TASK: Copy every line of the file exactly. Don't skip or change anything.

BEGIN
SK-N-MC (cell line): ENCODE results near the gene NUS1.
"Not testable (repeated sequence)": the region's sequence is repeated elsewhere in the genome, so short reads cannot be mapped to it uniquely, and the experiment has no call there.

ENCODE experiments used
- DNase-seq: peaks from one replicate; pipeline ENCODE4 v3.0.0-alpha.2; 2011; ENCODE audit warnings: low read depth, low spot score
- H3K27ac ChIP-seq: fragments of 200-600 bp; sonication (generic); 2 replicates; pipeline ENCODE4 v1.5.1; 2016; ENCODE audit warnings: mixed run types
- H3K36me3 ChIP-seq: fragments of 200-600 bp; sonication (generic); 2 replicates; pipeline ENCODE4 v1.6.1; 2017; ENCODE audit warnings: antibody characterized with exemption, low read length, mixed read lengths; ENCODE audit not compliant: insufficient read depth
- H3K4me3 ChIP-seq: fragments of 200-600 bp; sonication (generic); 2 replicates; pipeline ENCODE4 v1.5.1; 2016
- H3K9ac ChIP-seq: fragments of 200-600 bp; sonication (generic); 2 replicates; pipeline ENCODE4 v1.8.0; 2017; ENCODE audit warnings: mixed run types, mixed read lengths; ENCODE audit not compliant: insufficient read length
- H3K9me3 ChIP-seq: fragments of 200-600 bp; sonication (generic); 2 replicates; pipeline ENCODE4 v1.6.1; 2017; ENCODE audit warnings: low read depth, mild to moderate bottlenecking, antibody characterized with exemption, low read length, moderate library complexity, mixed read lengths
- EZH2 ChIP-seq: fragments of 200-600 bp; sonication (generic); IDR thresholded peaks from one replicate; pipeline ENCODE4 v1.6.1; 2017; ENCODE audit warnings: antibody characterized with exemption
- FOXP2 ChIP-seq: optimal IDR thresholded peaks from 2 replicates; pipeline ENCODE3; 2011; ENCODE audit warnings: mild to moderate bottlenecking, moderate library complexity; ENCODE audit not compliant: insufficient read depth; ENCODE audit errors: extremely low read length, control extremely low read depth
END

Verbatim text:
SK-N-MC (cell line): ENCODE results near the gene NUS1.
"Not testable (repeated sequence)": the region's sequence is repeated elsewhere in the genome, so short reads cannot be mapped to it uniquely, and the experiment has no call there.

ENCODE experiments used
- DNase-seq: peaks from one replicate; pipeline ENCODE4 v3.0.0-alpha.2; 2011; ENCODE audit warnings: low read depth, low spot score
- H3K27ac ChIP-seq: fragments of 200-600 bp; sonication (generic); 2 replicates; pipeline ENCODE4 v1.5.1; 2016; ENCODE audit warnings: mixed run types
- H3K36me3 ChIP-seq: fragments of 200-600 bp; sonication (generic); 2 replicates; pipeline ENCODE4 v1.6.1; 2017; ENCODE audit warnings: antibody characterized with exemption, low read length, mixed read lengths; ENCODE audit not compliant: insufficient read depth
- H3K4me3 ChIP-seq: fragments of 200-600 bp; sonication (generic); 2 replicates; pipeline ENCODE4 v1.5.1; 2016
- H3K9ac ChIP-seq: fragments of 200-600 bp; sonication (generic); 2 replicates; pipeline ENCODE4 v1.8.0; 2017; ENCODE audit warnings: mixed run types, mixed read lengths; ENCODE audit not compliant: insufficient read length
- H3K9me3 ChIP-seq: fragments of 200-600 bp; sonication (generic); 2 replicates; pipeline ENCODE4 v1.6.1; 2017; ENCODE audit warnings: low read depth, mild to moderate bottlenecking, antibody characterized with exemption, low read length, moderate library complexity, mixed read lengths
- EZH2 ChIP-seq: fragments of 200-600 bp; sonication (generic); IDR thresholded peaks from one replicate; pipeline ENCODE4 v1.6.1; 2017; ENCODE audit warnings: antibody characterized with exemption
- FOXP2 ChIP-seq: optimal IDR thresholded peaks from 2 replicates; pipeline ENCODE3; 2011; ENCODE audit warnings: mild to moderate bottlenecking, moderate library complexity; ENCODE audit not compliant: insufficient read depth; ENCODE audit errors: extremely low read length, control extremely low read depth